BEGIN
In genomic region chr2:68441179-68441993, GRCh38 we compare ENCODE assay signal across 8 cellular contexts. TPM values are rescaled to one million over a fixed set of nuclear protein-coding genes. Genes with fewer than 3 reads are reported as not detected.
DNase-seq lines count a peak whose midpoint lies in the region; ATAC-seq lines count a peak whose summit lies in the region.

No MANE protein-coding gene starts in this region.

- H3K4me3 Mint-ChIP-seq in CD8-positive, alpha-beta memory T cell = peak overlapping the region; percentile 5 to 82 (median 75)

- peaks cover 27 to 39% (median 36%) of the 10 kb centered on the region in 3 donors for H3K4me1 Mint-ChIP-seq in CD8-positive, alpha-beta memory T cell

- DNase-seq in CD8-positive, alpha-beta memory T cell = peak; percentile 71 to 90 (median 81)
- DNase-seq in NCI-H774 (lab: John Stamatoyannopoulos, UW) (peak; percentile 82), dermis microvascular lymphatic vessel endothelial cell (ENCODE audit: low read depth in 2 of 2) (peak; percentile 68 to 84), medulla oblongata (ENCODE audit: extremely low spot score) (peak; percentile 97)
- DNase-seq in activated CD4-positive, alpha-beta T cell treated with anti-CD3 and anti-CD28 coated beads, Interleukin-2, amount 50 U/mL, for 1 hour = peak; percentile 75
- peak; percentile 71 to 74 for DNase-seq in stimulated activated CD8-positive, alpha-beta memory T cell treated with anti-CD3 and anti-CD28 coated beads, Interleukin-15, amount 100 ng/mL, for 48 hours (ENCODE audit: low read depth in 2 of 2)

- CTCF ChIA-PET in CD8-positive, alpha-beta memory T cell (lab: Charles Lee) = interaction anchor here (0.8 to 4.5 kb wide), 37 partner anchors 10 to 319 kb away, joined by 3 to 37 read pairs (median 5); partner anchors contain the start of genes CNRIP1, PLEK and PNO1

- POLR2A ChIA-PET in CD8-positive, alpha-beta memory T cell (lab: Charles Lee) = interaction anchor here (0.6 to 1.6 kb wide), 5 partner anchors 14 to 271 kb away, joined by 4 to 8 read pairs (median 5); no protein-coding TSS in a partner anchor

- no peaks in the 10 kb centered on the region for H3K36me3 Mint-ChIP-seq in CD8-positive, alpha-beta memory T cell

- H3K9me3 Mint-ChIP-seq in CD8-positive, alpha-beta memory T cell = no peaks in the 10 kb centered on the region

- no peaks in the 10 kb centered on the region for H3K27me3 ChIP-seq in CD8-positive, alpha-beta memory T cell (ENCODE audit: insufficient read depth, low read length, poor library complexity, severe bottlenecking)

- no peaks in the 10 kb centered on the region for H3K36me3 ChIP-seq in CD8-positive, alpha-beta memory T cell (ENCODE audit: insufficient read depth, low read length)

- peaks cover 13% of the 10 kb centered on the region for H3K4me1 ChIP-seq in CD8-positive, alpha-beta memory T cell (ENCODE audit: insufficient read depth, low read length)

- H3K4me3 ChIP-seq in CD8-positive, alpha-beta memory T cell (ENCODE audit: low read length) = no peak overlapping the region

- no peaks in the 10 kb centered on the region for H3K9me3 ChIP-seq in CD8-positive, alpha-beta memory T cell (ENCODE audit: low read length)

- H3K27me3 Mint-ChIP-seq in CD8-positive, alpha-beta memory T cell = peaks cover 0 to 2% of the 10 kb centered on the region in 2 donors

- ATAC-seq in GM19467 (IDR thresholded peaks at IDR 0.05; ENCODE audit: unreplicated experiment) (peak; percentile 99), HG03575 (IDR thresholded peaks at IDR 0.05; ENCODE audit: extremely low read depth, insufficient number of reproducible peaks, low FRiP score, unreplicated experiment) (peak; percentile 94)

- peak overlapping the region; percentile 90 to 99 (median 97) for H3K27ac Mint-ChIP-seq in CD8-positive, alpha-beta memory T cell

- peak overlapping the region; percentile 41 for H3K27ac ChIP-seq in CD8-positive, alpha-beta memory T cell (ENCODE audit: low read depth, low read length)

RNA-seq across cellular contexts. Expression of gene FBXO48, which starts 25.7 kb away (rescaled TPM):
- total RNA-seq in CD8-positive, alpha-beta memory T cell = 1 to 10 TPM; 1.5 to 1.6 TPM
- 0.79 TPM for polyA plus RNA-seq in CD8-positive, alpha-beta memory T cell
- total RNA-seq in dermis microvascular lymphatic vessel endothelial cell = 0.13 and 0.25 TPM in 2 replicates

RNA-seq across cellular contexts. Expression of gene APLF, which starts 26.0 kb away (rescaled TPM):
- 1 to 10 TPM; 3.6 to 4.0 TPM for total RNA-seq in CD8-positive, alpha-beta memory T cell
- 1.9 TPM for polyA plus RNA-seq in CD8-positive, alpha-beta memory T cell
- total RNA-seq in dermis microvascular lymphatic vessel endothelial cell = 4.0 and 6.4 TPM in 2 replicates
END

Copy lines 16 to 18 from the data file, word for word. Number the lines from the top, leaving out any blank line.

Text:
- peaks cover 13% of the 10 kb centered on the region for H3K4me1 ChIP-seq in CD8-positive, alpha-beta memory T cell (ENCODE audit: insufficient read depth, low read length)

- H3K4me3 ChIP-seq in CD8-positive, alpha-beta memory T cell (ENCODE audit: low read length) = no peak overlapping the region

- no peaks in the 10 kb centered on the region for H3K9me3 ChIP-seq in CD8-positive, alpha-beta memory T cell (ENCODE audit: low read length)